Hard Brexit – or – Just Brexit

I will admit I have absolutely no idea what the difference is between ‘Brexit’ and what the Government is calling ‘Hard Brexit’ mainly because I’m having to pick it up as I go along in the absence, just as in the Brexit Referendum debate, of a reasonable and sensible explanation from our elected politicians.

What I do know is that across the country, and by that I mean the whole of the U.K. It is becoming increasingly clear that whatever Brexit means, whether hard or soft, it is going to and in fact has already started, to cause huge economic damage.

We should perhaps start with the hospitality industry itself which bring in and estimated £130 billion a year from tourism.

The fall in the value of the pound that the Conservatives claim isn’t of great importance may well mean that it is cheaper for tourists and visitors to visit the UK, (though whether they will given the political climate of blaming the ‘bloody foreigners’ for all of our woes is anyone’s guess).

It also makes it more expensive for UK citizens to travel to Europe which may make them boost the local economy by staying at home which may or may not be a positive outcome.
But what about the rest of the economy.

The fall in the value of the pound following Brexit will see an increase in the cost of food imports that provide the services to hotels, an increase that because of the sudden fluctuations they cannot pass on to their customers.

The outcome of course is a major impact on the businesses.

Away from the tourism industry the impact on the already hard pressed manufacturing industry and especially the smaller businesses within the high tech, high skilled sector who rely on exports is beginning to show.

What the Conservative Government who are in charge of the Brexit Plan point to (alright I’m being sarcastic) is the relative global strength of the U.K. Manufacturing sector being 10th in the world league table and accounting for 56% of the U.K. exports and that this puts it in a strong position to exploit new opportunities.

What they don’t of course point out is that the U.K. manufacturing sector is very, very vulnerable for the simple fact that a large number of the businesses are owned by companies that are to use the modern parlance ‘foreign’.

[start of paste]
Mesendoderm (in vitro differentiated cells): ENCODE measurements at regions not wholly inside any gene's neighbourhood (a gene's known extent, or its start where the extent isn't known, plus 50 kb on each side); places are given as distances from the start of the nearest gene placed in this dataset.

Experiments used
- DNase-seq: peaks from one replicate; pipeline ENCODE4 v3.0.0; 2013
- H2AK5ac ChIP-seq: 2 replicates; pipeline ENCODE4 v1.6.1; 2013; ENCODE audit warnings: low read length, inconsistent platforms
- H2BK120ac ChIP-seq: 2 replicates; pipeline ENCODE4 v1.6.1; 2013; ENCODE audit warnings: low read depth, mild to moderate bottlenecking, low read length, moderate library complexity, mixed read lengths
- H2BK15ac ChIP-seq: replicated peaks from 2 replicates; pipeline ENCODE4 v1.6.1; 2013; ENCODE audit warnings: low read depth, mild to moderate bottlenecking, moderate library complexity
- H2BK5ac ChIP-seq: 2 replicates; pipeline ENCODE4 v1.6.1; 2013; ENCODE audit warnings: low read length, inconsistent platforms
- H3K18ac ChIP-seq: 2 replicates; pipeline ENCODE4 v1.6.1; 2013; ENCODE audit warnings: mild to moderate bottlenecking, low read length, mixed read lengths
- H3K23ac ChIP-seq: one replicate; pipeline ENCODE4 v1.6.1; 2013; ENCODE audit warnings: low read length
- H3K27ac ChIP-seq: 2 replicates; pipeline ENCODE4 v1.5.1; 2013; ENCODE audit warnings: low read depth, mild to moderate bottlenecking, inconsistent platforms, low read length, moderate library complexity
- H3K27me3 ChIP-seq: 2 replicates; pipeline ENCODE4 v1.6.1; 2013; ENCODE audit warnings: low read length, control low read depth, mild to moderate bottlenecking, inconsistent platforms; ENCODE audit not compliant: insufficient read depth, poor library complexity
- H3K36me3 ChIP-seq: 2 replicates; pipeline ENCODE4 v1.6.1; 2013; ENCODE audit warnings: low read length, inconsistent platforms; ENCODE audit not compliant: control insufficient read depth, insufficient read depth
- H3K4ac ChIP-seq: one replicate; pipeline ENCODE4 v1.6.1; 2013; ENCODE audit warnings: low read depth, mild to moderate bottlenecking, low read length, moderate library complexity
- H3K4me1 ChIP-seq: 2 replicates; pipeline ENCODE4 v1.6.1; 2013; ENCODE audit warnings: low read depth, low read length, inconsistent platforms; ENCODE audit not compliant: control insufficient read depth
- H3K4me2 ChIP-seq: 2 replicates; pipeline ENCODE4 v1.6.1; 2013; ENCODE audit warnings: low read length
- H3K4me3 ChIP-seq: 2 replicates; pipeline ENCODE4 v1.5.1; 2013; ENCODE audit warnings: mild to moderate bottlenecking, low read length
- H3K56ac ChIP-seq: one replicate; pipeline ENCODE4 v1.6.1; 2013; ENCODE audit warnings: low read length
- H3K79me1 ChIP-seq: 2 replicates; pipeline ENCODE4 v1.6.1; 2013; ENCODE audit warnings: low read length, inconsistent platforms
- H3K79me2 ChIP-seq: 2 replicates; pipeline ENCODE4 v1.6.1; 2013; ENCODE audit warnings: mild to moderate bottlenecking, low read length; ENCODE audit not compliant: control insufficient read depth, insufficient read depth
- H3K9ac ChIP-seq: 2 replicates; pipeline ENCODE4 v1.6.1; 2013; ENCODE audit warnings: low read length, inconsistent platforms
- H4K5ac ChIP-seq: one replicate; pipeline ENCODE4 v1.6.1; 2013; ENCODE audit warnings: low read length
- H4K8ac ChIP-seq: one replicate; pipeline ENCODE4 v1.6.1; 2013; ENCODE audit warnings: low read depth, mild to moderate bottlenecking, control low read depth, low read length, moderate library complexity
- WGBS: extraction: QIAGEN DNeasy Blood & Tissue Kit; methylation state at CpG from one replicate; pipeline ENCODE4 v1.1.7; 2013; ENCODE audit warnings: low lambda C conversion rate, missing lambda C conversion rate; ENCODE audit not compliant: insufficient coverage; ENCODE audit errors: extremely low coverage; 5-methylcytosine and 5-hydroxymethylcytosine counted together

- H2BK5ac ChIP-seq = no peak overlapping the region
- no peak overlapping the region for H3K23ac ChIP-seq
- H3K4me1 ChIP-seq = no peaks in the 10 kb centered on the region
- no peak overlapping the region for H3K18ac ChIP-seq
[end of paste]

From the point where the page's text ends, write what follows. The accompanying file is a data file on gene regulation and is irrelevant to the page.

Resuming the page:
How galling it must be for the Brexit Ministers to find out that the U.K. manufacturing sector is actually owned by foreign parent companies.

(Bloody foreigners coming over here, investing in our companies, paying taxes and employing our citizens). 

Thankfully we have now taken back control and can prevent it happening in the future, which is a major point.

The question is why would the parent companies of U.K. based manufacturing businesses take the risk of a volatile pound and global market instability resulting from Brexit and rather than instead of in the U.K. invest in other countries within the European Union.

But what about the Conservatives?

Aren’t they the party of business?

Well it seems that the claim is now very clearly a myth that they, and only they will continue to promote in the hope that people will continue to accept its validity without question.

They promise a major realignment of global markets in which the U.K. will seize the opportunities that Brexit will bring to enter into trading agreements with what was once the countries of the GB Empire such as New Zealand and Australia.

The opportunities of being free from the European Union block will mean that the U.K. will be able to agree more preferential trading agreement terms with other nations than it currently has as a member of the EU.

The problem is of course that the U.K. manufacturing sector is and has been for decades centred on the European Union as their major marketplace.

The Brexit Ministers and their supporters also conveniently forget to mention that the Commonwealth Countries already have major and significant ongoing trade agreements with the European Union worth billions of Euros and are hardly likely to risk them in favour of reigniting and returning to former trade agreements.

The best summary of the Brexit situation was perhaps by the ex- Conservative Prime Minister, John Major when he said,

“Obstacles are brushed aside as of no consequence whilst opportunities are inflated beyond any reasonable expectations of delivery”

Theresa May will unquestionabley start the ball rolling by implementing Article 50 but either way the UK is facing major economic challenges that will continue for a long, long time into the future.

In effect the Government Brexiteers have no plan, no idea and are therefore simply making it up as they go.

Which brings us back to the problem,

Hard Brexit – or – Just Brexit